Awaken to Danger

Code of Honor

Fully Engaged

Grayson's Surrender

Pursued

Taking Cover

Wedding at White Sands

 
On Target by Catherine Mann
(HQN, $6.99, PG-13) ISBN 978-0-373-77212-4
***
Although this is a very readable story, familiar characters and a predictable plot mean this book isn’t so much romantic suspense as romantic déjà vu.

Shane and Sherry O’Riley are about to divorce. In fact, Shane, a Tech Sergeant in the Air Force, is traveling to the remote Caribbean island where Sherry, an NGO (non-governmental organization) aid worker, is posted, bearing the papers for Sherry’s signature.

Shane and Sherry married after a whirlwind courtship and in the sporadic times they’ve managed to be together since, have never been able to find the compromises that would let them have a happy, satisfying relationship out of bed. Sexually, their relation remains combustible.

When the crew of Shane’s experimental CV-22 aircraft receives word that a nearby cruise ship is under attack, they divert to fight the terrorists off, then continue on their way to deliver the supplies that Sherry’s group needs. It’s difficult for the two of them to see each other, especially since the experience so clearly delineates two of the major hurdles in their marriage: Sherry is sometimes sent to unsafe parts of the world, where she lives for months at a time with her adopted daughters, Cara, 8, and Mally, 6. Shane’s profession is even more dangerous, since he gave up a pro baseball career to serve in the Air Force following 9/11.

Shortly after Shane’s crew arrives, the island is attacked by the same terrorists who threatened the cruise ship, and no one knows why. They do know, however, that all Americans must be evacuated. Shane is happy to get the woman who is still his wife, and the girls he loves as if they were his own, back to the relative safety of the U.S.

Except the States aren’t quite as safe as they should be. Disturbing incidents dog Shane’s family, and the reader knows (although the characters do not) that both a traitor and a terrorist are nearby, hiding in plain sight.

The strong points of this book are Catherine Mann’s effortless prose and her insightful depiction of personal dynamics. Sherry and Shane have clearly reached a crossroads in their marriage and the author does a nice job of showing them taking digs at each other then backing off – partly because it’s not getting them anywhere and partly because, if they’re splitting, there’s nothing to fight for any more.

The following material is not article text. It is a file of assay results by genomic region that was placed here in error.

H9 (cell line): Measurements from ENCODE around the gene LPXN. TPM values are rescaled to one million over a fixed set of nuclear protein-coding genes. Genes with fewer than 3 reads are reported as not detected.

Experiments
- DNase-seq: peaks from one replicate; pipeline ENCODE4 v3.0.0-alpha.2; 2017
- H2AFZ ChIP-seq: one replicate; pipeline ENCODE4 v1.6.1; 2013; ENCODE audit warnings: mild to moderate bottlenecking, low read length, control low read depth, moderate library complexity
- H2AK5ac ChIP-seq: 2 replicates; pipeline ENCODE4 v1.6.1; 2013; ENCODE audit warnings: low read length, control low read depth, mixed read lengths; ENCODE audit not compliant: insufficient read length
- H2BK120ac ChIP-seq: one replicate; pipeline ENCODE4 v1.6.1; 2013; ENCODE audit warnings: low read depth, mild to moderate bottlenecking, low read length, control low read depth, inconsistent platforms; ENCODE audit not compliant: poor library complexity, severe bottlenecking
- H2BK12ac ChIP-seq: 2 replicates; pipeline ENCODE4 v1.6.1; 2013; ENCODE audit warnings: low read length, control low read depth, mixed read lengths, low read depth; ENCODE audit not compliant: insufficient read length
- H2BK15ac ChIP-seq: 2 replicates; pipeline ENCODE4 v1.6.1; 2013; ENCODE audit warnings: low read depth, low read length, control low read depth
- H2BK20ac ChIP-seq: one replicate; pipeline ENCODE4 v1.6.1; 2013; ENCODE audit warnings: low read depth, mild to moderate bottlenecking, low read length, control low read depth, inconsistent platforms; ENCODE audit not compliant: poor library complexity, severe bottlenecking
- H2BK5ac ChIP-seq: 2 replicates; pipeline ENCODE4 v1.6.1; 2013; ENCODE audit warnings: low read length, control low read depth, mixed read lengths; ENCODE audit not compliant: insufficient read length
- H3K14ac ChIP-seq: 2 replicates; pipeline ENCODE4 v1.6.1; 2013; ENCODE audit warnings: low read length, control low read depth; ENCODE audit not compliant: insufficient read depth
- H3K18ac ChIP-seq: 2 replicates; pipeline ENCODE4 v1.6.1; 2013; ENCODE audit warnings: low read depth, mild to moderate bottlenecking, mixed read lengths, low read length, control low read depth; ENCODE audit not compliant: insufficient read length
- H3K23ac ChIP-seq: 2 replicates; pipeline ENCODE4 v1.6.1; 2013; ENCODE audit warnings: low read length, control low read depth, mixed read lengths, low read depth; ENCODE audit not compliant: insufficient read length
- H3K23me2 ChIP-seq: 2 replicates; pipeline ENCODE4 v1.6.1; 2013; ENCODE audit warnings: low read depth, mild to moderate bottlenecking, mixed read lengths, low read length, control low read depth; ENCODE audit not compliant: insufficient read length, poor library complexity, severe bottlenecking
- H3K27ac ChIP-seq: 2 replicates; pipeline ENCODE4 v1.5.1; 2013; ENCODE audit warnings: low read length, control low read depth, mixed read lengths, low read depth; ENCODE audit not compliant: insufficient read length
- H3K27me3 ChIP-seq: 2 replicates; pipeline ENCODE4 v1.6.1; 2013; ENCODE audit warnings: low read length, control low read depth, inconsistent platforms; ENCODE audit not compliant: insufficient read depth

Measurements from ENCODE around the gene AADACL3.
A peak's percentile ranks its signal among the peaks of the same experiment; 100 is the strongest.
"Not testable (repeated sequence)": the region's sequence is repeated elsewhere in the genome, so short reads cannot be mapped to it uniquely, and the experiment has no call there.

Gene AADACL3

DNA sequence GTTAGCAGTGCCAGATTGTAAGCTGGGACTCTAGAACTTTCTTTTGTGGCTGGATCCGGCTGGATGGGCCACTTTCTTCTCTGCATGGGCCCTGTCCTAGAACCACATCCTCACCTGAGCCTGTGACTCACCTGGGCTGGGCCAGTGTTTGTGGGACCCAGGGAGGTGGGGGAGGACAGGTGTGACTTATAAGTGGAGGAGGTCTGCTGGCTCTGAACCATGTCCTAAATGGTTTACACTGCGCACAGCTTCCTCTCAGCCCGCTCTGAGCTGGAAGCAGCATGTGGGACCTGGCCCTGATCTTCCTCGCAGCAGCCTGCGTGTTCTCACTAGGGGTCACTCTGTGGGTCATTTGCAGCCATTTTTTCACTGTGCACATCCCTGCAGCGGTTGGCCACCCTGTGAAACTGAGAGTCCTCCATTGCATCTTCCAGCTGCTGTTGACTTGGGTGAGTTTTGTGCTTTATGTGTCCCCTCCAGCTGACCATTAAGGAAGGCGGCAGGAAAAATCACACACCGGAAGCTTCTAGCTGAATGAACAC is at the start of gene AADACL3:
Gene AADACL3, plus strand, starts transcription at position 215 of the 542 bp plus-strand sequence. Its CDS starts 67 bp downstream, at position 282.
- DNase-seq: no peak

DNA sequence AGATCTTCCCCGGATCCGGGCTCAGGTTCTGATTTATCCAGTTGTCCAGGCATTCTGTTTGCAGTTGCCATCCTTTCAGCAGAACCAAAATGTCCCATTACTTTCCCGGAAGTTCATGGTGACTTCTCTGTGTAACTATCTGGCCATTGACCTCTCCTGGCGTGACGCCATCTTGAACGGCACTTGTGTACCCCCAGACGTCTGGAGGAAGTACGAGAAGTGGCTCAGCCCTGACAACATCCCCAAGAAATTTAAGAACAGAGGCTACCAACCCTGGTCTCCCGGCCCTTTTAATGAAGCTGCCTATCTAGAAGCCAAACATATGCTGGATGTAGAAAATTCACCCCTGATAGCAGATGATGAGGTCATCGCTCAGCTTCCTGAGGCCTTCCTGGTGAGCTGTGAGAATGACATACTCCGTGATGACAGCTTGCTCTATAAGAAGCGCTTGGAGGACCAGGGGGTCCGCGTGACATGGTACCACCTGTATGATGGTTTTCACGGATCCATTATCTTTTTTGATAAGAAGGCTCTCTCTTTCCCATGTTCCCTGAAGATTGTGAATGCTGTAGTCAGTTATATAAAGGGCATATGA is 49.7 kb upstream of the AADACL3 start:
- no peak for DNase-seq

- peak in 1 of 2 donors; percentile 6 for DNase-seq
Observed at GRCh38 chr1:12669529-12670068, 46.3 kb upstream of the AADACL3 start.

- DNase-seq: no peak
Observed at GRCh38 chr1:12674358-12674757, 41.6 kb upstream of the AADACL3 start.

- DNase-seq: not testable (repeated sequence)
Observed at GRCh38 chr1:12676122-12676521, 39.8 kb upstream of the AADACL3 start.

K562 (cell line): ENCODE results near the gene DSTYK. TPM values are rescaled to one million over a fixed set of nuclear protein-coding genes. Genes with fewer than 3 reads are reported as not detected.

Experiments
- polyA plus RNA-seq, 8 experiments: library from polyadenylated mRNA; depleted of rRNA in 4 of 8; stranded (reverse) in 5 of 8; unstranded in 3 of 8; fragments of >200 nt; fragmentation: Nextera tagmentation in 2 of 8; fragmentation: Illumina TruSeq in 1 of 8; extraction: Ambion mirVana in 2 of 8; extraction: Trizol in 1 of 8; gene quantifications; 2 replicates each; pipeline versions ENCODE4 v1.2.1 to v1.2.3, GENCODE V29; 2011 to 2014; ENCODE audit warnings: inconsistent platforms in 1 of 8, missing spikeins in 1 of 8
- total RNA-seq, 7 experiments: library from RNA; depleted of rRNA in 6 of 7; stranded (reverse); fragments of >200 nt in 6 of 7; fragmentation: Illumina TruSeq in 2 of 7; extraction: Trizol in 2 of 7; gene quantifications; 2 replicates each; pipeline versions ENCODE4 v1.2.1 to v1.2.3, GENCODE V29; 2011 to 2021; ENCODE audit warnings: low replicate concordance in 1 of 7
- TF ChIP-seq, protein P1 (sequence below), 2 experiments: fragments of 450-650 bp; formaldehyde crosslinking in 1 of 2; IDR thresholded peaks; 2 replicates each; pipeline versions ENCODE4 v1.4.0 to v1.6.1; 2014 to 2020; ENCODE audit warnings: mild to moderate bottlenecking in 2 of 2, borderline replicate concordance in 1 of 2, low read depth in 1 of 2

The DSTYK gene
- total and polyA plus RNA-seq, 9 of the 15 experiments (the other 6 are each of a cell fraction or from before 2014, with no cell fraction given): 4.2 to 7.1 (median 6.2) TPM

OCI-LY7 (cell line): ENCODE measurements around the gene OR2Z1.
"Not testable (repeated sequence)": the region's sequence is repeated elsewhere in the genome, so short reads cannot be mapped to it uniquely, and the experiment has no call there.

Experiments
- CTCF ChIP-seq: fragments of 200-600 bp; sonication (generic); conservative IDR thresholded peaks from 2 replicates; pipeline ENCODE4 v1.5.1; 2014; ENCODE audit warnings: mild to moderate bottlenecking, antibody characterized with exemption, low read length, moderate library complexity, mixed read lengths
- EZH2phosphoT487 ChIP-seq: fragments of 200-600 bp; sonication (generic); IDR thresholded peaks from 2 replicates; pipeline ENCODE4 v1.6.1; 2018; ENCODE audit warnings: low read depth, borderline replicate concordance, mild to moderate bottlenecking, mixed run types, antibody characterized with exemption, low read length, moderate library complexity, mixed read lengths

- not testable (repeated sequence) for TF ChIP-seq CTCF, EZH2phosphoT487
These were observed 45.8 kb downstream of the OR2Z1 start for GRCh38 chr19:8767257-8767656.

In addition to their relationship with each other, Shane and Sherry have strong ties to friends and co-workers as well as their daughters. There is also a nice secondary romance between one of Shane’s crew-mates and a colleague of Sherry’s, and this romance between characters who have an unfortunate history adds what little real suspense the story possesses, because it’s one of the few situations whose resolution is not a foregone conclusion.

Shane is a strong, competent, honorable alpha warrior type, who’s far more comfortable with action than with introspection although he’s a wonderful father to Cara and Mally. He would prefer a stay-at-home wife – after all, it would be a lot easier for him to spend time with his wife and family when he gets back from his various overseas deployments, if they were actually home when he got there instead of off building schools and sewage systems in the third world.

But Sherry is equally committed to making a positive difference in the world, although she goes about it differently. She’s also a devoted mother who home-schools her daughters and ensures that they’re culturally as well as intellectually prepared to be American citizens.

But these characters are staples of romantic suspense, and what the author has not done is taken the stereotypes and injected them with the dose of unique individuality they need to jump off the page. I feel as though I’ve read about these characters, in very similar situations, many times before.

There’s a predictable crisis near the end of the book which is no doubt intended to ramp up tension, and of course it makes the hero and heroine realize that their love is worth fighting for, but most of the book involves fairly static soul-searching. Not really what I was hoping for in a book whose cover promises “riveting action” and “relentless suspense.”

-- Judi McKee


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